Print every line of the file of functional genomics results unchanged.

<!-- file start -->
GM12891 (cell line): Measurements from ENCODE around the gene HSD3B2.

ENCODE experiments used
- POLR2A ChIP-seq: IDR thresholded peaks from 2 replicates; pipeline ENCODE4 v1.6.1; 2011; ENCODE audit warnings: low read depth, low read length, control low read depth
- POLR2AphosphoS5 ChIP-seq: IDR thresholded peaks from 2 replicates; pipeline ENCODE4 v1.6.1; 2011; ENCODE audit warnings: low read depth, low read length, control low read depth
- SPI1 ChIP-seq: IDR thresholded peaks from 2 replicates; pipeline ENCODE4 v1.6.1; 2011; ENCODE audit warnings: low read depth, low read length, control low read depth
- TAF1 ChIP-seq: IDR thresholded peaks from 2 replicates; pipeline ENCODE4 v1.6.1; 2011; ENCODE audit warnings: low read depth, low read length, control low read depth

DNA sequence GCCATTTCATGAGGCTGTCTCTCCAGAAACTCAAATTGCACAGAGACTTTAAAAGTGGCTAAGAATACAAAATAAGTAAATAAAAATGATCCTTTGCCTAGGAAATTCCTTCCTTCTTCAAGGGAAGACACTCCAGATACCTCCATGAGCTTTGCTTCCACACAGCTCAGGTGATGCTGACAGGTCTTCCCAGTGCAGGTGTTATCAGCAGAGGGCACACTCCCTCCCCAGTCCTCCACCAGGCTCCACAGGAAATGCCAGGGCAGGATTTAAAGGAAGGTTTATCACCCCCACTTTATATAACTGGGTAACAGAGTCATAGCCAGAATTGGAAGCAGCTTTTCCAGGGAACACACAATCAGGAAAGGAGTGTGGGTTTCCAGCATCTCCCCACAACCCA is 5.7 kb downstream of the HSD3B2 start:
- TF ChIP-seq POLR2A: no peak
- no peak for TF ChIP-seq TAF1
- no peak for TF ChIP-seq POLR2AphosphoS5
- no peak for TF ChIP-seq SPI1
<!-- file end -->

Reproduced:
GM12891 (cell line): Measurements from ENCODE around the gene HSD3B2.

ENCODE experiments used
- POLR2A ChIP-seq: IDR thresholded peaks from 2 replicates; pipeline ENCODE4 v1.6.1; 2011; ENCODE audit warnings: low read depth, low read length, control low read depth
- POLR2AphosphoS5 ChIP-seq: IDR thresholded peaks from 2 replicates; pipeline ENCODE4 v1.6.1; 2011; ENCODE audit warnings: low read depth, low read length, control low read depth
- SPI1 ChIP-seq: IDR thresholded peaks from 2 replicates; pipeline ENCODE4 v1.6.1; 2011; ENCODE audit warnings: low read depth, low read length, control low read depth
- TAF1 ChIP-seq: IDR thresholded peaks from 2 replicates; pipeline ENCODE4 v1.6.1; 2011; ENCODE audit warnings: low read depth, low read length, control low read depth

DNA sequence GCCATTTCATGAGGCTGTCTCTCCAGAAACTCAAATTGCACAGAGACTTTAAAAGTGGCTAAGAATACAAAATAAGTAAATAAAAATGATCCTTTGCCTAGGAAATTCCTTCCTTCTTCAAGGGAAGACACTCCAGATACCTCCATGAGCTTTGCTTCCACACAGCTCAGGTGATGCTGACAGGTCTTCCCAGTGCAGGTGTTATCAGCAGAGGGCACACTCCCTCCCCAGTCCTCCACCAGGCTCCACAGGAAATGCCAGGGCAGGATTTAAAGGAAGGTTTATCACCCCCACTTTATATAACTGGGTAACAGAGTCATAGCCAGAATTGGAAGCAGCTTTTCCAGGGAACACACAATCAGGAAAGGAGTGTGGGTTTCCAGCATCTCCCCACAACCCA is 5.7 kb downstream of the HSD3B2 start:
- TF ChIP-seq POLR2A: no peak
- no peak for TF ChIP-seq TAF1
- no peak for TF ChIP-seq POLR2AphosphoS5
- no peak for TF ChIP-seq SPI1